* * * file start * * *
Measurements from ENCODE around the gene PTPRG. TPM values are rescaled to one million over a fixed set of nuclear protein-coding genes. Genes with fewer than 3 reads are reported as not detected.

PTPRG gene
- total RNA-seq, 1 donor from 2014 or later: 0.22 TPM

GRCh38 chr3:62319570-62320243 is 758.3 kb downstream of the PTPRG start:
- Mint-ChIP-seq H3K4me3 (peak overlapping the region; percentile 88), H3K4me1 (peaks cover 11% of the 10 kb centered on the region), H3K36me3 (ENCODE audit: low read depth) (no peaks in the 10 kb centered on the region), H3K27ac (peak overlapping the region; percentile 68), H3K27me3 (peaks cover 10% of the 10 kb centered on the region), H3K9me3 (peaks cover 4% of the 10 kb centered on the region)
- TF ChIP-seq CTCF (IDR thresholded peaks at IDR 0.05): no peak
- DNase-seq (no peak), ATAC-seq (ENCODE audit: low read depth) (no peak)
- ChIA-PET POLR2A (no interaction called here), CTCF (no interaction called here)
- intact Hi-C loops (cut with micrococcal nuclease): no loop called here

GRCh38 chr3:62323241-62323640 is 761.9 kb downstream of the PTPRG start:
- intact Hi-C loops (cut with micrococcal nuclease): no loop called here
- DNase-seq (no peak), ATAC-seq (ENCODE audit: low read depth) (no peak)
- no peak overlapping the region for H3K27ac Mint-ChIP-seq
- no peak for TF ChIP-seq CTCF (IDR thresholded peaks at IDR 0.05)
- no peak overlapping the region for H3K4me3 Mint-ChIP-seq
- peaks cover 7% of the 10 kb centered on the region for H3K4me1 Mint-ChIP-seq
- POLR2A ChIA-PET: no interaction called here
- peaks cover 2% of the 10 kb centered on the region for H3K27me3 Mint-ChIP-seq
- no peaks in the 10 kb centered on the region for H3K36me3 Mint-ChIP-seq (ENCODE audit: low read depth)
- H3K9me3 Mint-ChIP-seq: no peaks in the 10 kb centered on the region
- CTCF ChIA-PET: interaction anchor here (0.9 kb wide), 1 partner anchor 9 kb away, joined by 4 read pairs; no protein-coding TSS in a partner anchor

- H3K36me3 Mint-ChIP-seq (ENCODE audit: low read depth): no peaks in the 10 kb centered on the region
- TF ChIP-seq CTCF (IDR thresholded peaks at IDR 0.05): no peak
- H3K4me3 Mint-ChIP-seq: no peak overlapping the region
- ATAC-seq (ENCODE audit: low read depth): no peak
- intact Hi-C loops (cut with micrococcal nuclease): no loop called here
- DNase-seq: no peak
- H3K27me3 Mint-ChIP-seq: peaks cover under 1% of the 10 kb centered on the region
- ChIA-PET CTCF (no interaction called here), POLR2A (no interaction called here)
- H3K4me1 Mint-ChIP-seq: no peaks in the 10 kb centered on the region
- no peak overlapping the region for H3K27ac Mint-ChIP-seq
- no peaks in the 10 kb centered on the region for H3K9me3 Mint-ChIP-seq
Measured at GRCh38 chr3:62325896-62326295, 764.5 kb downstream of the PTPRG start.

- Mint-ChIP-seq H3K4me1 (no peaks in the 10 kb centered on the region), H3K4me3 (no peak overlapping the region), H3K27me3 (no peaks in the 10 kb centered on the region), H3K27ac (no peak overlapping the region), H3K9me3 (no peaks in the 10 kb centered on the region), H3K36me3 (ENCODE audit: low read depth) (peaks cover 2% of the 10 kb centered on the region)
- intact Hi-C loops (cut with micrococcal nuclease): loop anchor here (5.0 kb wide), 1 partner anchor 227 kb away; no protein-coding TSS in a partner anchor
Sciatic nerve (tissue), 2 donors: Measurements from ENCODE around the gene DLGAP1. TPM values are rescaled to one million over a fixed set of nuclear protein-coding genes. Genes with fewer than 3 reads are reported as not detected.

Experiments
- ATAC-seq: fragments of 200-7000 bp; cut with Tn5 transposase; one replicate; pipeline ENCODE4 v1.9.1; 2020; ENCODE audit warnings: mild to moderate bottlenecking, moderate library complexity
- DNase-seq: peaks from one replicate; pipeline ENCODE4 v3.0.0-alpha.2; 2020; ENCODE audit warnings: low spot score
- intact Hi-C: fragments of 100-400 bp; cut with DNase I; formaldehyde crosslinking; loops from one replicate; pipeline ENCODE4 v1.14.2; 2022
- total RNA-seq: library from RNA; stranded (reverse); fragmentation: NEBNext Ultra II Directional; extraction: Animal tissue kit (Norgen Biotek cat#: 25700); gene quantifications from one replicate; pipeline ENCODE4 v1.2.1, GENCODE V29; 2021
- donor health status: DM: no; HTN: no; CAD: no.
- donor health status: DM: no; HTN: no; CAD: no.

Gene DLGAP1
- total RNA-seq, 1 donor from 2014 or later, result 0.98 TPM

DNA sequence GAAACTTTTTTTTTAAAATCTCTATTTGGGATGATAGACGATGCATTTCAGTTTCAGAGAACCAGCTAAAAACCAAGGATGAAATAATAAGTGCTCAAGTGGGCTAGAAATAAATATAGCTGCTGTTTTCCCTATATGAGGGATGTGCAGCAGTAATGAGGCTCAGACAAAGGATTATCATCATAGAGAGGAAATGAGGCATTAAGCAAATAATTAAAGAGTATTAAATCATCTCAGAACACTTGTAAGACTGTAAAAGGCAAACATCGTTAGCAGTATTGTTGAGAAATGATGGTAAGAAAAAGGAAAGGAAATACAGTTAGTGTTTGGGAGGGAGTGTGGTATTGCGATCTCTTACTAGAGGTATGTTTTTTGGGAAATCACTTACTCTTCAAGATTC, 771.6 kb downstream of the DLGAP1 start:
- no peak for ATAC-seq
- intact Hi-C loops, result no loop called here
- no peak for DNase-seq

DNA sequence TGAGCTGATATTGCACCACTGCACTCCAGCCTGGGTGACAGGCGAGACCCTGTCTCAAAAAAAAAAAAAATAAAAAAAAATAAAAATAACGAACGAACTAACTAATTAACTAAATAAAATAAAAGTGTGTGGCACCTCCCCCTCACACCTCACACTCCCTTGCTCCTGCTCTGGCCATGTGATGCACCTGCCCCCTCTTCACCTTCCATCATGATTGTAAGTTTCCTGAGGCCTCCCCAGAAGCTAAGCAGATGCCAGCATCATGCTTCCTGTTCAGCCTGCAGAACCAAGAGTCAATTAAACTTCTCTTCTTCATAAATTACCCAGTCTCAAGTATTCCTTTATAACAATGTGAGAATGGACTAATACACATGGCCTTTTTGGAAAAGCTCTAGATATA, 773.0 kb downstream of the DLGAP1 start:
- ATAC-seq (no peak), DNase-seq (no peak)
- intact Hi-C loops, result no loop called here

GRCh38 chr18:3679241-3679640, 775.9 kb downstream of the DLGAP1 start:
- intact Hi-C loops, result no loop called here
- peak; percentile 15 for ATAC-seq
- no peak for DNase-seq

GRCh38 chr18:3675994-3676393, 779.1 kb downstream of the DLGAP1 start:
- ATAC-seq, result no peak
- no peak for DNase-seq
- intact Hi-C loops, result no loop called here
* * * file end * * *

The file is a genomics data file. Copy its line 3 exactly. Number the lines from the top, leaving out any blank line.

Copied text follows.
- total RNA-seq, 1 donor from 2014 or later: 0.22 TPM